"A student Naveen Shekarappa Gyanagoudar, a native of Chalageri in Haveri district, died in the shelling," the Karnataka State Disaster Management Authority commissioner Dr Manoj Rajan told reporters. (Image: Twitter/NasirKhuehami)
New Delhi: The nation’s worst fears came true on Tuesday as an Indian student was killed during intense shelling by the Russian military in Kharkiv. Naveen Shekharappa Gyanagoudar, 21, a fourth-year medical student from Bengaluru, died when splinters hit him as the Russians bombed a nearby government building, the Kharkiv governor’s house. Naveen had gone to buy food items in a nearby supermarket when the tragedy struck. As the Russian forces moved towards Ukraine’s capital Kyiv, the Indian embassy in Ukraine asked all its nationals to leave the city immediately as the government scrambled to organise safe passage for its citizens. About 4,000 Indian students are still in Kharkiv, while almost all have left Kyiv now.
Prime Minister Narendra Modi chaired yet another meeting on Tuesday evening on the Ukraine situation. Foreign secretary Harsh Vardhan Shringla said the PM conveyed his deep anguish over the loss of life of an Indian. The PM also spoke to the student’s family in Karnataka.
"With profound sorrow we confirm that an Indian student lost his life in shelling in Kharkiv this morning. The ministry is in touch with his family. We convey our deepest condolences to the family. The foreign secretary is calling in the ambassadors of Russia and Ukraine to reiterate our demand for urgent safe passage for Indian nationals who are still in Kharkiv and other cities in the conflict zone. Similar action is also being taken by our ambassadors in Russia and Ukraine," MEA spokesman Arindam Bagchi said on Tuesday.
"We had already taken up with the Russian and Ukrainian embassies the pressing requirement of safe passage for Indian nationals, including students, from Kharkiv and other cities in the conflict zone. This demand has been repeatedly made of Russia and Ukraine since the beginning of this conflict on February 24. It has been conveyed to both ambassadors in New Delhi as well as taken up in their capitals. From the Indian side, the preparations for evacuation have been in place for some time now. An Indian team has been positioned in the Russian city of Belgorod, close to the Ukrainian border. However, the conflict situation in and around Kharkiv and nearby cities has been an obstacle. Therefore, it is imperative that Russia and Ukraine respond to our need for safe passage urgently," sources said.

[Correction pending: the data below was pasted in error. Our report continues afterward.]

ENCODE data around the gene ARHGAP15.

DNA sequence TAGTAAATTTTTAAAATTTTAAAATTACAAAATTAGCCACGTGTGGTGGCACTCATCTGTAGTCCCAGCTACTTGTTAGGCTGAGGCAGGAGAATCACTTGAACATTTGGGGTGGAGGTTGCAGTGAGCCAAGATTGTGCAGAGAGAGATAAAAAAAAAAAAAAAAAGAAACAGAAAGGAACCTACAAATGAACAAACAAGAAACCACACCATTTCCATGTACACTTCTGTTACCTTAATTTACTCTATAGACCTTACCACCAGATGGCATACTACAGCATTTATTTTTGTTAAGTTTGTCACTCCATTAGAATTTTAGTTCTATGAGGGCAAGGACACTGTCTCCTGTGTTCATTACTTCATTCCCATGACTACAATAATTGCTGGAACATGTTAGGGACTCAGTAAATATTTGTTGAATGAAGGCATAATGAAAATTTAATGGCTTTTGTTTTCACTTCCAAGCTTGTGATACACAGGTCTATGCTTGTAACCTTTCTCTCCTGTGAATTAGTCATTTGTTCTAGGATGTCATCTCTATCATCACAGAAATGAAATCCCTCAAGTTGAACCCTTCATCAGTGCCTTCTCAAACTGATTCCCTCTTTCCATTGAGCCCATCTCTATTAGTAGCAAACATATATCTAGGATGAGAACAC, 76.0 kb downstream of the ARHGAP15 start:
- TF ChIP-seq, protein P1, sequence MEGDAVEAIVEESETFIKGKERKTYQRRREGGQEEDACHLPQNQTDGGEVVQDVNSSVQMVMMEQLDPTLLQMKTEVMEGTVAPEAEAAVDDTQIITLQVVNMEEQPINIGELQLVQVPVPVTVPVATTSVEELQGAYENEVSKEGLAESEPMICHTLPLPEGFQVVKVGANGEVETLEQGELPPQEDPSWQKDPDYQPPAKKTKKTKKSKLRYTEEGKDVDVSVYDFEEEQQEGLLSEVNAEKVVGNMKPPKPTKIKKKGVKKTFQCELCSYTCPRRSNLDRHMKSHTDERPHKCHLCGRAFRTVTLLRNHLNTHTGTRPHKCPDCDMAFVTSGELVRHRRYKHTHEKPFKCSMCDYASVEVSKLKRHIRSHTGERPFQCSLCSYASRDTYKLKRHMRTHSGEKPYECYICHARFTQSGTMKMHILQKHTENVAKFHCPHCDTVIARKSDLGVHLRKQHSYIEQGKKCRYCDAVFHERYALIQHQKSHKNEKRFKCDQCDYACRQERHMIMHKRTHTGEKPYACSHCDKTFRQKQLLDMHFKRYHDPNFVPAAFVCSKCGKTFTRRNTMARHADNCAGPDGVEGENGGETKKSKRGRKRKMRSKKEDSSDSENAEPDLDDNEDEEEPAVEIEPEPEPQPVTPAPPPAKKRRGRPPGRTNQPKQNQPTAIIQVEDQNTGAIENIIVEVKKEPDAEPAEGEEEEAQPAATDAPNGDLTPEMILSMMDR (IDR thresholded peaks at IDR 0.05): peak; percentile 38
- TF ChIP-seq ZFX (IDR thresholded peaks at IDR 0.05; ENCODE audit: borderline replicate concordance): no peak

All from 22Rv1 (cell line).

The sources said the deteriorating situation in Kharkiv was a matter of grave concern and the safety and security of Indian nationals in that city was of utmost priority to the government.
The Indian embassy in Kyiv has shut down and the ambassador and the staff are on their way to western part of the country, the sources said. "It’s a fluid situation. Our interlocutors will press to allow us to evacuate. We remain concerned about the situation. During our conversation with the Russian and Ukrainian governments, we emphasised the need to protect Indian students and reiterated the demand in Kyiv and Moscow too for urgent safe passage for Indian nationals. The evacuation from Kharkiv remains our top priority. While 60 per cent of Indians have left the zone, of the 40 per cent left, half are in conflict zones while the other half have moved towards the western borders. All our nationals have left Kyiv as per our information," the foreign secretary said.
He added another 1,400 Indians in Zaporizhia had left for the western borders while at Moldova 400 students have crossed over. An Indian embassy office is being set up at Lviv in Ukraine. In the next few days, 26 more flights, including by IAF’s C-17 aircraft, have been scheduled to bring the Indians back home.
The sources said that in places where the conflict has not endangered movement, several Indians have been evacuated. More than 9,000 have been already brought out of Ukraine, while a considerable number are now in the safer areas.
On India abstaining during the vote at the UN Security Council meeting on the resolutions against Russia, Mr Shringla said: "In the UN we take positions that are based on careful considerations and certainly we do regard the merits of each and every case that comes before us. There are a number of resolutions that have emanated and we will take decisions based on their entirety and on careful consideration of our best interest."
India’s permanent representative at the UN in New York T.S. Tirumurti told a rare emergency special session of the UN General Assembly on Ukraine convened on Monday that New Delhi was doing whatever it can to undertake an immediate and urgent evacuation efforts of Indian nationals still stranded in Ukraine.
"India is deeply concerned that the situation in Ukraine continues to deteriorate. We reiterate our call for immediate cessation of violence and an end to hostilities," Mr Tirumurti said. "My government firmly believes there is no other choice but to return to the path of diplomacy," he said.
Mr Tirumurti noting that Prime Minister Narendra Modi had advocated this strongly in his recent conversations with the leaderships of Russia and Ukraine. "We reiterate our firm conviction that all differences can only be bridged through honest, sincere and sustained dialogue," he said.